exploitation of its resources, both material and human (the slave trade), lack of investment and a complete breakdown of the little infrastructure which it managed to develop over time.
For the avoidance of doubt, I suggest that all conditions such as anti-corruption, “human rights” and “good governance” must be woven into the fabric of the systems which will be established under the “Marshall Plan” and should not be made a pre-condition for the establishment and implementation of the Plan.
Any such “Marshall Plan” should have the following components, among others:
a. First is Infrastructure Development.
For any renewed interest in Africa to be genuine, inure to the benefit of Africa and lead to its transformation, infrastructure is key since Africa’s infrastructure deficit is among the key factors impeding its growth and transformation.
It is estimated that 622million people in Africa do not have access to electricity. In 38 out of 49 countries south of the Sahara, 50 per cent of the population do not have electricity. 318 million are without access to improved and reliable water sources.
According to the Africa Development Bank, Africa needs annual infrastructure investments of between USD108-USD170 billion to propel its growth and transformation. Where will the funds come from?
b. Second is the fight against Illicit Financial Flows.
Without a “Marshall Plan” such as the kind which launched Europe back into the world economy, Africa must first and foremost look within. Within this context, Africa needs the support of development partners like the UK in tackling Illicit Financial Flows (IFF) out of Africa which is a major drain on its revenue mobilization. It is estimated that Africa’s loss to IFF through corruption, money laundering, tax evasion and trade misinvoicing exceeds the total infrastructure financing requirement. For instance, the Africa Progress Report reported that in 2014, the under-invoicing of oil exports from Nigeria alone amounted to US$69.7 billion. In Zambia over the same period, a record of US$28.9 billion of copper to Switzerland, which was more than half its copper exports to Switzerland did not reflect in Switzerland’s export statistics. And there is many more!!!
c. Thus far, African countries have not developed any comprehensive strategy upon which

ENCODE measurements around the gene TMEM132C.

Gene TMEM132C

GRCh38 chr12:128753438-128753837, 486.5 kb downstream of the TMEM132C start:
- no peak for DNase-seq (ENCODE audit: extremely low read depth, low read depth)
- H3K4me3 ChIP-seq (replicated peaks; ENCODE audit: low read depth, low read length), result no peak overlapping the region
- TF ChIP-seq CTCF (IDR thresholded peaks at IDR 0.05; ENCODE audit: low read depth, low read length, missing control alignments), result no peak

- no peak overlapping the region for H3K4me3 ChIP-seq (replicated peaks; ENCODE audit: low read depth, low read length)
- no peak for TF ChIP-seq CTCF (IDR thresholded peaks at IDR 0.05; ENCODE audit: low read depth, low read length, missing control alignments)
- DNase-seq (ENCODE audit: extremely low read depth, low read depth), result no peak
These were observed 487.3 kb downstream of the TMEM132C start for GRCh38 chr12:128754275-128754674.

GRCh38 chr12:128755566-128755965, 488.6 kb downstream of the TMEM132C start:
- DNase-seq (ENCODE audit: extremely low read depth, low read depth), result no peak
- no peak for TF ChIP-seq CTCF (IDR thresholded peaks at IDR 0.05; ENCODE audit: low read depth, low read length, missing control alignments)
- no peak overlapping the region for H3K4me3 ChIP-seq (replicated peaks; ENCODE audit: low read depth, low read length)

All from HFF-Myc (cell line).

leverage their natural resources.
Agreements for exploitation of Africa’s natural resources must include clauses for their processing in Africa and technology transfer. The processing of natural resources will create jobs along the value chain, build capacity for technology and innovation and most importantly increase Africa’s share in global trade.
d. Human Capital Development and the Knowledge Economy.
To become competitive in the global knowledge economy, there must be a strategy and commitment by Africa’s Development partners to support Africa develop its human capital. The current trend in which the little human capital developed by African countries are attracted to the developed world as a result of the poor conditions of life and deliberate enticements through schemes such as visa lotteries are not helping African countries. If the developed world wants African human resources, they should first help develop them.
All said and done, Africa needs purposeful and visionary leadership to overcome the challenges that impede the actualization of the continent’s growth potential and sustainable development. No Development Partner can do that for Africa and the time is now!!!!!
*President, Africa Growth Solutions, Former Minister of State, Republic of Ghana. Keynote delivered at the UK-Africa Trade and Investment Conference 2021 under the theme Enhancing UK-Africa Trade Investment Relations and Boosting Business Value Chains